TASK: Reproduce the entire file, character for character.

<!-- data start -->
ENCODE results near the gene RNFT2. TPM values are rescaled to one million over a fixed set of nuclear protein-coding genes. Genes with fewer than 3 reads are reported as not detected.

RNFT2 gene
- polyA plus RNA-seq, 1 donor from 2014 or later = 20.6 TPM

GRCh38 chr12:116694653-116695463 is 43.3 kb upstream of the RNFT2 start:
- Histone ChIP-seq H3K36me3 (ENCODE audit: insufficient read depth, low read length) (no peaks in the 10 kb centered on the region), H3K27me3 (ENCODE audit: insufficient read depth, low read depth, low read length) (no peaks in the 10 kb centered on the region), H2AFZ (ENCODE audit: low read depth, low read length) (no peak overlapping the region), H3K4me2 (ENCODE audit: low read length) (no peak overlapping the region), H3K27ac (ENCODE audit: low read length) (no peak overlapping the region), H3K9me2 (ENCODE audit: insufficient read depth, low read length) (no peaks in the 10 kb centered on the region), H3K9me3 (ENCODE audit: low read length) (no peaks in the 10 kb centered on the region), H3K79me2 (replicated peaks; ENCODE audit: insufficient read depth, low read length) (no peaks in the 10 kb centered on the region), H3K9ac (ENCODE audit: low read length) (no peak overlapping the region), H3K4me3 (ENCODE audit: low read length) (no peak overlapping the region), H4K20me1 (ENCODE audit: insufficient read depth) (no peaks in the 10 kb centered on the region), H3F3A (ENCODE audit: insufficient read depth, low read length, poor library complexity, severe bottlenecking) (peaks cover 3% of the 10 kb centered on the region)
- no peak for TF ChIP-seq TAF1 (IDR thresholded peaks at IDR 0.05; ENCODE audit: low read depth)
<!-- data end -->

ENCODE results near the gene RNFT2. TPM values are rescaled to one million over a fixed set of nuclear protein-coding genes. Genes with fewer than 3 reads are reported as not detected.

RNFT2 gene
- polyA plus RNA-seq, 1 donor from 2014 or later = 20.6 TPM

GRCh38 chr12:116694653-116695463 is 43.3 kb upstream of the RNFT2 start:
- Histone ChIP-seq H3K36me3 (ENCODE audit: insufficient read depth, low read length) (no peaks in the 10 kb centered on the region), H3K27me3 (ENCODE audit: insufficient read depth, low read depth, low read length) (no peaks in the 10 kb centered on the region), H2AFZ (ENCODE audit: low read depth, low read length) (no peak overlapping the region), H3K4me2 (ENCODE audit: low read length) (no peak overlapping the region), H3K27ac (ENCODE audit: low read length) (no peak overlapping the region), H3K9me2 (ENCODE audit: insufficient read depth, low read length) (no peaks in the 10 kb centered on the region), H3K9me3 (ENCODE audit: low read length) (no peaks in the 10 kb centered on the region), H3K79me2 (replicated peaks; ENCODE audit: insufficient read depth, low read length) (no peaks in the 10 kb centered on the region), H3K9ac (ENCODE audit: low read length) (no peak overlapping the region), H3K4me3 (ENCODE audit: low read length) (no peak overlapping the region), H4K20me1 (ENCODE audit: insufficient read depth) (no peaks in the 10 kb centered on the region), H3F3A (ENCODE audit: insufficient read depth, low read length, poor library complexity, severe bottlenecking) (peaks cover 3% of the 10 kb centered on the region)
- no peak for TF ChIP-seq TAF1 (IDR thresholded peaks at IDR 0.05; ENCODE audit: low read depth)